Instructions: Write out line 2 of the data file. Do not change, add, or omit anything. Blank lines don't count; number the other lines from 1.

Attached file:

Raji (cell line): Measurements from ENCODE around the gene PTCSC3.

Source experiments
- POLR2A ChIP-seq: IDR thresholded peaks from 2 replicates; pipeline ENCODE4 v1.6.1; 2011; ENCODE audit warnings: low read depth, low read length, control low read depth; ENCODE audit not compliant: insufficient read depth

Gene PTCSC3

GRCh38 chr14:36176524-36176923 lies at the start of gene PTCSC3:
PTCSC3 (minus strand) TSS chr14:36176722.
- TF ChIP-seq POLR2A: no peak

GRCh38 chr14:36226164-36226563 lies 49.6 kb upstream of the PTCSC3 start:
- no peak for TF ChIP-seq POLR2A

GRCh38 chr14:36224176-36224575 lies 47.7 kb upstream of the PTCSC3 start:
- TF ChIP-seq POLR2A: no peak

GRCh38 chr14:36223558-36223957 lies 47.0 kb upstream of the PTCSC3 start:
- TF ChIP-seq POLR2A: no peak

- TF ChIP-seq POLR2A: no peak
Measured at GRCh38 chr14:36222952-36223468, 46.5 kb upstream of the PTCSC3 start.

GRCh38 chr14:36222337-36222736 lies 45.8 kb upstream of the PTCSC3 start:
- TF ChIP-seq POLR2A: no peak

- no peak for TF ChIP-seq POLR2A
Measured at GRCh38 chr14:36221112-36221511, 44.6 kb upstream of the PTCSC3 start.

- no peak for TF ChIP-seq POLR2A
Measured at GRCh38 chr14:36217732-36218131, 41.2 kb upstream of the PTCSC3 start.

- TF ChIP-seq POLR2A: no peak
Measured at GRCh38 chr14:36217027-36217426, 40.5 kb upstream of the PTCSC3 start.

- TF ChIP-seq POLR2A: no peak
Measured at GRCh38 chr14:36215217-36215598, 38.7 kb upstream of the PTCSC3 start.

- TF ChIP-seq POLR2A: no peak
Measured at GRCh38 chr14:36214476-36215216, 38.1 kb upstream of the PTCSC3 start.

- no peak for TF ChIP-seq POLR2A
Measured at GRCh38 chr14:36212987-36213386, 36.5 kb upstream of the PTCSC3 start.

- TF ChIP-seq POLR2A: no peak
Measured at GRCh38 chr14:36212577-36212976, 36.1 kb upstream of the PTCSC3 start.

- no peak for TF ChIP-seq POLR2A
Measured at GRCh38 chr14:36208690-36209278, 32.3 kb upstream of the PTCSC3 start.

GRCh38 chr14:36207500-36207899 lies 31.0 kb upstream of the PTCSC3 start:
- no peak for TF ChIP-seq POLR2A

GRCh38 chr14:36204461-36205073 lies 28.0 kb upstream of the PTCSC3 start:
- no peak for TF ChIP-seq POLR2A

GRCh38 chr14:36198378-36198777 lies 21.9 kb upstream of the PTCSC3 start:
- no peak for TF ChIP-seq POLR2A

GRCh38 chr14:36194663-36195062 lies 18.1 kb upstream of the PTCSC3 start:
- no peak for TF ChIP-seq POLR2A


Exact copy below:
Source experiments